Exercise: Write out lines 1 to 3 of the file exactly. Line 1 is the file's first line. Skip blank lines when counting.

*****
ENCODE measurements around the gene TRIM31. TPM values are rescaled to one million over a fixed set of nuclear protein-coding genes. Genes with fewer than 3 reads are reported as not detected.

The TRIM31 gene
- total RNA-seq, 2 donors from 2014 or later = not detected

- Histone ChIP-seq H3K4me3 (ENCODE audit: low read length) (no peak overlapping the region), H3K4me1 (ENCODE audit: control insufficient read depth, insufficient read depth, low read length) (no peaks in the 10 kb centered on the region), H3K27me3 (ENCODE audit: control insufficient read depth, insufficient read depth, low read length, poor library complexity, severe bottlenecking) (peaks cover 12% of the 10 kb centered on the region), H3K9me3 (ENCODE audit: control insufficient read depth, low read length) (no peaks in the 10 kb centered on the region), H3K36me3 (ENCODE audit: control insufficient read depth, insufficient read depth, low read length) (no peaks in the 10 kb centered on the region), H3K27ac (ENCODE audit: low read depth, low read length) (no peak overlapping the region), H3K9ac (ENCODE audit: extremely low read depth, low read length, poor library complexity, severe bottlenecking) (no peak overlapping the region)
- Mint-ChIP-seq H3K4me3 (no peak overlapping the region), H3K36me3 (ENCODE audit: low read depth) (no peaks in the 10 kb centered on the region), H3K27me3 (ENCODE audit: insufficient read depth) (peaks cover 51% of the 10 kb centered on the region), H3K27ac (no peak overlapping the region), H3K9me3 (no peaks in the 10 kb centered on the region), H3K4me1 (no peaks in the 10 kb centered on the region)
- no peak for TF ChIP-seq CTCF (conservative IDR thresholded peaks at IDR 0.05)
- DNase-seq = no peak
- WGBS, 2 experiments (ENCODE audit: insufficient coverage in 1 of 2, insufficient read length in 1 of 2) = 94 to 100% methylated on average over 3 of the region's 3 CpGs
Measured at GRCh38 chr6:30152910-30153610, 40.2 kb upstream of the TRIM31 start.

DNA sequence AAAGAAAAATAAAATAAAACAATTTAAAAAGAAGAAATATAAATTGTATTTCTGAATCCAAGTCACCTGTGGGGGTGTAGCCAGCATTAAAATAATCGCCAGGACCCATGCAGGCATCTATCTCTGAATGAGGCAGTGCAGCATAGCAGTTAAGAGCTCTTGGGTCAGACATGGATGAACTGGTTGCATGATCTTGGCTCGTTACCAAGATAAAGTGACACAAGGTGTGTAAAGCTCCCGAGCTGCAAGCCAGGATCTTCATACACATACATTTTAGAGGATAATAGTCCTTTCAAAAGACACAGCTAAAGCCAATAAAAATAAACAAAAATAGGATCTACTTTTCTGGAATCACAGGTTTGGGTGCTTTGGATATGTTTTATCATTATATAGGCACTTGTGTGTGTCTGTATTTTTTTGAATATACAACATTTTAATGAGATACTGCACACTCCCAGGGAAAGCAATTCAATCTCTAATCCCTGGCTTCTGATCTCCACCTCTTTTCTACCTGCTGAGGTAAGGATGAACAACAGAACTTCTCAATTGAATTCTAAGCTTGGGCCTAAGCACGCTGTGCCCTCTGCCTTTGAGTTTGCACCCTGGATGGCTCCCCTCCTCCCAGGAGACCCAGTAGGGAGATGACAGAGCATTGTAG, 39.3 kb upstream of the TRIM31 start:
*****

ENCODE measurements around the gene TRIM31. TPM values are rescaled to one million over a fixed set of nuclear protein-coding genes. Genes with fewer than 3 reads are reported as not detected.

The TRIM31 gene
- total RNA-seq, 2 donors from 2014 or later = not detected